231012 Coalition PFAS FY24 NDAA HASC SASC
October 12, 2023
Dear Chairmen Reed and Rogers and Ranking Members Wicker and Smith:
The undersigned associations strongly urge you to remove Section 333 from the final National Defense Authorization Act for Fiscal Year 2024 (FY 24 NDAA) conference agreement that would restrict procurement of certain products containing per- and polyfluoroalkyl substances (PFAS).
PFAS are a very broad class of chemistries that make possible a wide variety of everyday, ubiquitous products, including semiconductors, cellphones, textiles, renewable energy, and medical devices that virtually all Americans use every day. F-gases are also essential for public safety, such as firefighting in certain sensitive environments like airplane cabins and have no effective substitutes. All PFAS are not the same. Each individual PFAS has its own unique properties, uses, and environmental profile. Accordingly, Congress should not mandate a blanket approach to PFAS when considering legislation. In addition, due to the varying characteristics of the cleanups that might be necessary, Congress should ensure that DoD, states, and private parties have a full toolbox of cleanup technologies and should avoid creating improper biases against any cleanup technology through legislation.
The following are several critical concerns for which we urge you to oppose inclusion of this language and provides suggestions to help narrow the focus and impact:
· A consensus, consistent definition in federal policy is needed. The definition of “PFAS” contained in the provision is far too broad. The Senate Environment and Public Works (EPW) Committee recently released a bipartisan discussion draft of PFAS legislation that would provide a working definition of “PFAS” for certain regulatory purposes. In our comments on that legislation, we noted (and endorsed as an appropriate approach) that EPW’s proposed definition recognizes, among other things, that there are some PFAS, such as fluoropolymers, that are of low concern and do not merit significant regulatory attention.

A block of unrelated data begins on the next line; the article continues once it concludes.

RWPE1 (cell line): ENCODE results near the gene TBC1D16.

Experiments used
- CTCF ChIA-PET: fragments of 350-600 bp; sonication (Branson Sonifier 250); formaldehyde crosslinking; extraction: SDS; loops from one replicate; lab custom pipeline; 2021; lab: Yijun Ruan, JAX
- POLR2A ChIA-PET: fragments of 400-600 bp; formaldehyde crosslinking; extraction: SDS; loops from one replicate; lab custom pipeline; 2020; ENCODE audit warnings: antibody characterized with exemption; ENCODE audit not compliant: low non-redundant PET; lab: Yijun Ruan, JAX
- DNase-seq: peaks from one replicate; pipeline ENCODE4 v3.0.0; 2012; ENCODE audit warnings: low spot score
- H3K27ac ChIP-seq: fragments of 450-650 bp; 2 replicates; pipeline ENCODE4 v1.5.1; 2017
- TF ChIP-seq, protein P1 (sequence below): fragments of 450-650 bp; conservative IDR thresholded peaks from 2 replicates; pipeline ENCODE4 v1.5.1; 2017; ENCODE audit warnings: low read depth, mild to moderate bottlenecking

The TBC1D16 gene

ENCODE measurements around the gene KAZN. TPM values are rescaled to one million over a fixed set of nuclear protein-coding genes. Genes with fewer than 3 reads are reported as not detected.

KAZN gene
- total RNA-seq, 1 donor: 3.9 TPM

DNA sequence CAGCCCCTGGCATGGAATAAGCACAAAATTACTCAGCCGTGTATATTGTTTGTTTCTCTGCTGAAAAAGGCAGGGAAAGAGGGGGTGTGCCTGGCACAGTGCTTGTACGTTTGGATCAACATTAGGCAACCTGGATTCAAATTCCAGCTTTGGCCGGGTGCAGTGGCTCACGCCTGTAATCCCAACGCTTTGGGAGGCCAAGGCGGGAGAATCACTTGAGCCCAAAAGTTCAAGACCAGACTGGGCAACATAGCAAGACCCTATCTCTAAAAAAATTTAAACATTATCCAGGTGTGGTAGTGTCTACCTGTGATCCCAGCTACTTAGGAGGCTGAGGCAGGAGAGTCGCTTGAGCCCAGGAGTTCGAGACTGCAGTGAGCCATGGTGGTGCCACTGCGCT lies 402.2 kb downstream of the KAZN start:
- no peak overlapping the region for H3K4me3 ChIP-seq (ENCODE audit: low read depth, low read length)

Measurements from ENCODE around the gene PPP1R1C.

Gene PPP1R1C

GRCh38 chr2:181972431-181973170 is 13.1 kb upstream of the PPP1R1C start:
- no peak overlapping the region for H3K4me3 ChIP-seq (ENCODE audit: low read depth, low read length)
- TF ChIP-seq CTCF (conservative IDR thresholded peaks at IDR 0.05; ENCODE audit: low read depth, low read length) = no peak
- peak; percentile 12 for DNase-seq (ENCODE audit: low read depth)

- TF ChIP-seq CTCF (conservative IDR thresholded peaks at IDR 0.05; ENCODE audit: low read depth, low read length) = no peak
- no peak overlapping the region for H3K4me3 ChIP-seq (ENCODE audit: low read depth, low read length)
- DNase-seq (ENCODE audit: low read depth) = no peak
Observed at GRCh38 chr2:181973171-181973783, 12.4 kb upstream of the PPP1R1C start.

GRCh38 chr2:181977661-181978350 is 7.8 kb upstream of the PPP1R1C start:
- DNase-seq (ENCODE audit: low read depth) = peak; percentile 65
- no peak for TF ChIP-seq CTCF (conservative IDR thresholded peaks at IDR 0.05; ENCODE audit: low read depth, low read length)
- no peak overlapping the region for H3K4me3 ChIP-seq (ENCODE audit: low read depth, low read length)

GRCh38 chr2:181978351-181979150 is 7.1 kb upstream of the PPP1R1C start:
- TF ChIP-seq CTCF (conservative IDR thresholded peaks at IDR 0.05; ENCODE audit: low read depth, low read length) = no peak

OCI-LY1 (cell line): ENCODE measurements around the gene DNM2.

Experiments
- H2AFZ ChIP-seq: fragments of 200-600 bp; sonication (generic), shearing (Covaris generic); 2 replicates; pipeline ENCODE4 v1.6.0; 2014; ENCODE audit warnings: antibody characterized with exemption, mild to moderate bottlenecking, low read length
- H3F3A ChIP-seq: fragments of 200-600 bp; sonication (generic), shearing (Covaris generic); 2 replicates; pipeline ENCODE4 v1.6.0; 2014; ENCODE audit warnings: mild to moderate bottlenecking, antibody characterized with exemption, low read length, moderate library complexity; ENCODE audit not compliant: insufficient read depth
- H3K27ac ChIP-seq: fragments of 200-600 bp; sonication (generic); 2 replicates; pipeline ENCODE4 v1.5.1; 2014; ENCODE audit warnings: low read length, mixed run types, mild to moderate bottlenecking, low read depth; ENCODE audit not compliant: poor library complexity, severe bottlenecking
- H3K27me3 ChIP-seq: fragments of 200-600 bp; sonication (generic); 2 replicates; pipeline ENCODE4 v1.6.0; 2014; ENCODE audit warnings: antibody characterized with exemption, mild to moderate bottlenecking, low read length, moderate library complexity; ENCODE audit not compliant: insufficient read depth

We also suggested in our comments that EPW follow the definition of PFAS enacted in Delaware and West Virginia that included two fully fluorinated carbon atoms and excluded f-gases, which are essential to meeting our responsibilities under the Kigali Amendment to the Montreal Protocol to phasedown HFCs. We respectfully urge your committees to take a similar approach.
· Product bans are not effective policy. Section 333 expanded the list of restricted products, honing-in on twelve additional chemistries beyond PFOA and PFOS, which have largely been the focus of federal policies. Durable federal policy should recognize the many important uses of PFAS that yield significant societal benefits without any risk to human health or the environment, and, in many instances, for which non-PFAS substitutes are not currently available. Many of these uses of PFAS are critical to U.S. national security including apparel and footwear that protect and are critically important to the military readiness of our warfighters.
The Administration opposed a similar provision in its Statement of Administration Policy (SAP) on the 2022 House NDAA, stating that it was concerned that the language would prohibit DoD from procuring a wide range of items. Significantly, the provision would undermine DoD’s procurement process including specific performance standards that the agency has established for specific product applications to meet specific performance criteria including worker safety. These standards are essential for protecting the safety and health of America’s military personnel.
· Product restrictions are premature. The DoD just submitted a report on critical uses of “PFAS” required under the FY 2023 NDAA. That report should inform any future actions regarding procurement.
We stand ready to work with you to ensure that the conference agreement includes the most scientifically valid approach to protect human health and the environment.
American Coatings Association
American Chemistry Council
American Fuel and Petrochemical Manufacturers
American Petroleum Institute
Council of Industrial Boiler Owners
National Association of Chemical Distributors
National Council of Textile Organizations
National Mining Association
National Oilseed Processors Association
Plastics Industry Association
Printing UNITED Alliance
U.S. Chamber of Commerce
cc: Members of the House and Senate Armed Services Committees